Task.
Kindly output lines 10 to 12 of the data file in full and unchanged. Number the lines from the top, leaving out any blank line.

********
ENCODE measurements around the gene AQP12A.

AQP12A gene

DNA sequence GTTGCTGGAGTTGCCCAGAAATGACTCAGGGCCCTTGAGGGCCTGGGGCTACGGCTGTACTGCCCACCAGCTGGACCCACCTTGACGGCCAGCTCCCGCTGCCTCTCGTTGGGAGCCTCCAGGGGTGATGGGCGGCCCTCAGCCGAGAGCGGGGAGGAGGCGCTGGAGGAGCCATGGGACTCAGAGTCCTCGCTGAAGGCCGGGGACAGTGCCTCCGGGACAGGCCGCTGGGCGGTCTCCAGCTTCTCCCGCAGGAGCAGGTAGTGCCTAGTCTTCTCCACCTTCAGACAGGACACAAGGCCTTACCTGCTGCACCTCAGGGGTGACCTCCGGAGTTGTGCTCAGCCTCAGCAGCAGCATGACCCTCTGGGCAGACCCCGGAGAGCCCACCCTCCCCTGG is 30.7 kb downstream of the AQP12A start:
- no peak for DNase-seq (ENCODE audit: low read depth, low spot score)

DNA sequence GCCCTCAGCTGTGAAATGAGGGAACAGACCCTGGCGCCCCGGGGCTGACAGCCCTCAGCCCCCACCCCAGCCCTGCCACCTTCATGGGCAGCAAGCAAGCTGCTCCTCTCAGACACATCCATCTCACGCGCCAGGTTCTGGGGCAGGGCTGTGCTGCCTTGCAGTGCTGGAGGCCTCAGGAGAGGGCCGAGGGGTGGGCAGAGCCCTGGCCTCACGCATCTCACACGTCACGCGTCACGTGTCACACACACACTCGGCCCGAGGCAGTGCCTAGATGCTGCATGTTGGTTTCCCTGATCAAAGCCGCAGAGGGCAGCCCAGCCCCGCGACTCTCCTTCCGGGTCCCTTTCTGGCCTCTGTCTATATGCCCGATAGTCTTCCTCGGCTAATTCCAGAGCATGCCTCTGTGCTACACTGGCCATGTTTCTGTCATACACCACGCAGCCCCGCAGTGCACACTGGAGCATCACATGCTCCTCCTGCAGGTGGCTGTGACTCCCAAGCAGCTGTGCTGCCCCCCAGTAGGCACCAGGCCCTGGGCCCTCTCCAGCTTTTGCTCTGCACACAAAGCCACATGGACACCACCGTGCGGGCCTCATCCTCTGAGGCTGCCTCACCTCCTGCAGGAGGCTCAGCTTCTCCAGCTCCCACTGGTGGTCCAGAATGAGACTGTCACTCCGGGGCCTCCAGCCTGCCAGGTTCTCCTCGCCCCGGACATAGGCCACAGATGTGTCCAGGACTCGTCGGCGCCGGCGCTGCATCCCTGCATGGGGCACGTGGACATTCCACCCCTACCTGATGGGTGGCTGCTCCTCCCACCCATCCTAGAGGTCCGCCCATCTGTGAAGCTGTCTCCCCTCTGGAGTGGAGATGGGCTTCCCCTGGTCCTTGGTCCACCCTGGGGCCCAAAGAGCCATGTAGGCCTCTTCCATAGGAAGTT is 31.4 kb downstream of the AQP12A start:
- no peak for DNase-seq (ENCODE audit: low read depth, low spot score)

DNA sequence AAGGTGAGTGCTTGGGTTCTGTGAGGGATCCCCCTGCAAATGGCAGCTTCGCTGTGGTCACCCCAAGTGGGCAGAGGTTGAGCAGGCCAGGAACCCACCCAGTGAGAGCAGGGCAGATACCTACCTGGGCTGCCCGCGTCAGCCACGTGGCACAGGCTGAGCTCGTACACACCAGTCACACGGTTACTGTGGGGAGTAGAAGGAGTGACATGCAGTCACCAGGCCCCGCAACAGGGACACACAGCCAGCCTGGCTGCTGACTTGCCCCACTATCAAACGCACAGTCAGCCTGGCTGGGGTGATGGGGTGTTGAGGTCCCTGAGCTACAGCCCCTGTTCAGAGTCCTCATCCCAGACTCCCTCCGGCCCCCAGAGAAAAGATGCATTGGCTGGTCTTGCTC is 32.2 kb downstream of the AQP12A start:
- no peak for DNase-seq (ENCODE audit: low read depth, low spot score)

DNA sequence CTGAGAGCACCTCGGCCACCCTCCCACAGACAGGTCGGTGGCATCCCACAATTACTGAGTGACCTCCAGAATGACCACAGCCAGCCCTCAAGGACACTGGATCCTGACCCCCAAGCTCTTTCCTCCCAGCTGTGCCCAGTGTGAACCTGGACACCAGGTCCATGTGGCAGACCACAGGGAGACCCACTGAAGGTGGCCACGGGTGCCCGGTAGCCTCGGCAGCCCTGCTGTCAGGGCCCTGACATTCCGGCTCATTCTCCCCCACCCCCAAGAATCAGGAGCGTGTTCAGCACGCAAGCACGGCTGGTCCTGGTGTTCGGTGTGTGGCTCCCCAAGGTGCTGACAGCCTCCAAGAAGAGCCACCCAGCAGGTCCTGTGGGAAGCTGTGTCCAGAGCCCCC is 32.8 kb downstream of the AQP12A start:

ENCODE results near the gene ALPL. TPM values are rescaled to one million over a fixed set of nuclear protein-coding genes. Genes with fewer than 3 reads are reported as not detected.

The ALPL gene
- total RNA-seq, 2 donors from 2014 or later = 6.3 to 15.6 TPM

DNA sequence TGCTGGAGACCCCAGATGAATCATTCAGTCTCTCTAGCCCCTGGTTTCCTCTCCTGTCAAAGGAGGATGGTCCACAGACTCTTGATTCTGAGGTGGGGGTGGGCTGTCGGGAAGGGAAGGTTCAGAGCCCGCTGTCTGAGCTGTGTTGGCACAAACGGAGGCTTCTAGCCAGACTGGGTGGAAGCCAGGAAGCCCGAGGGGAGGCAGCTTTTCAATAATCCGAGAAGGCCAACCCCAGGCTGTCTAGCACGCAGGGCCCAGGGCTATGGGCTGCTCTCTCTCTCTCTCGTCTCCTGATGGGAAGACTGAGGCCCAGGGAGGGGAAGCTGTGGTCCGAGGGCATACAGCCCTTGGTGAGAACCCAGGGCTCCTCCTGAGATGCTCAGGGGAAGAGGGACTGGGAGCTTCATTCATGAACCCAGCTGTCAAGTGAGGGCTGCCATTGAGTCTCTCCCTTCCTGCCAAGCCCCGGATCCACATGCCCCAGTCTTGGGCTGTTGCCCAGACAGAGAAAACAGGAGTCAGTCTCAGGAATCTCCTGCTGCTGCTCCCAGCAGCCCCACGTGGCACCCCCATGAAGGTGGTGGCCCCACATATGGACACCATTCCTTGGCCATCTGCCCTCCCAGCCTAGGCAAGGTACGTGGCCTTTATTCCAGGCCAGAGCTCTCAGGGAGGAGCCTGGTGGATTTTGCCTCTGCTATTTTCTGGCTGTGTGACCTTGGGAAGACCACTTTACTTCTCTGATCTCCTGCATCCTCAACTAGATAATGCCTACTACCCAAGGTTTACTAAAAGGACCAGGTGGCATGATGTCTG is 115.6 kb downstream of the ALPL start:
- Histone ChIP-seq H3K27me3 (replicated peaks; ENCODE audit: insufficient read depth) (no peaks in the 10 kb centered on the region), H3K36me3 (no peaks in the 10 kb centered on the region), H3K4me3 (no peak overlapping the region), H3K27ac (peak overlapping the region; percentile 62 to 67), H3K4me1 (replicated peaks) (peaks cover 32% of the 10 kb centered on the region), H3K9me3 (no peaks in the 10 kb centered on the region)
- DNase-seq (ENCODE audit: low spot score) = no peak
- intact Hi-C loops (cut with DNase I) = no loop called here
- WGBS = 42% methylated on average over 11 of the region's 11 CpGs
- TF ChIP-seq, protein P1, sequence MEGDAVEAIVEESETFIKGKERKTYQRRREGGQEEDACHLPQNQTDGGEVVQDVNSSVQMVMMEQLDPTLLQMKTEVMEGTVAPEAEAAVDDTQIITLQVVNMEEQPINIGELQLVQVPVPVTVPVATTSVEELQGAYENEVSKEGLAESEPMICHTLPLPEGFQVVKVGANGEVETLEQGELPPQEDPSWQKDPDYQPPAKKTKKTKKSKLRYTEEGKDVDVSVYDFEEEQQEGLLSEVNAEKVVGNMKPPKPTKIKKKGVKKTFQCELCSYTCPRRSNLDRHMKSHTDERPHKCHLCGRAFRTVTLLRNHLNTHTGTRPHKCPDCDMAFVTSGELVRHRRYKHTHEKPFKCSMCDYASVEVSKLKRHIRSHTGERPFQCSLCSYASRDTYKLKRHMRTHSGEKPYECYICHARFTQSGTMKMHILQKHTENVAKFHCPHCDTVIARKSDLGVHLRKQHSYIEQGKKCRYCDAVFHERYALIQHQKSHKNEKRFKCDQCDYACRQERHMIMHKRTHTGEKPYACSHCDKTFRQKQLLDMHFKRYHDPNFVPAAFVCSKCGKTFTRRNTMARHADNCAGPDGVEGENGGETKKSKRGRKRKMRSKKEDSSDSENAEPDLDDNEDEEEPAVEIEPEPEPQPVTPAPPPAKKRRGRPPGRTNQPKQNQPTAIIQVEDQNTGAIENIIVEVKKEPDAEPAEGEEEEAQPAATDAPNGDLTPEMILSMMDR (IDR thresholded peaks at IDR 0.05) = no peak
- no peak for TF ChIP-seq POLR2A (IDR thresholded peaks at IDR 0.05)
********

ENCODE results near the gene ALPL. TPM values are rescaled to one million over a fixed set of nuclear protein-coding genes. Genes with fewer than 3 reads are reported as not detected.

The ALPL gene
- total RNA-seq, 2 donors from 2014 or later = 6.3 to 15.6 TPM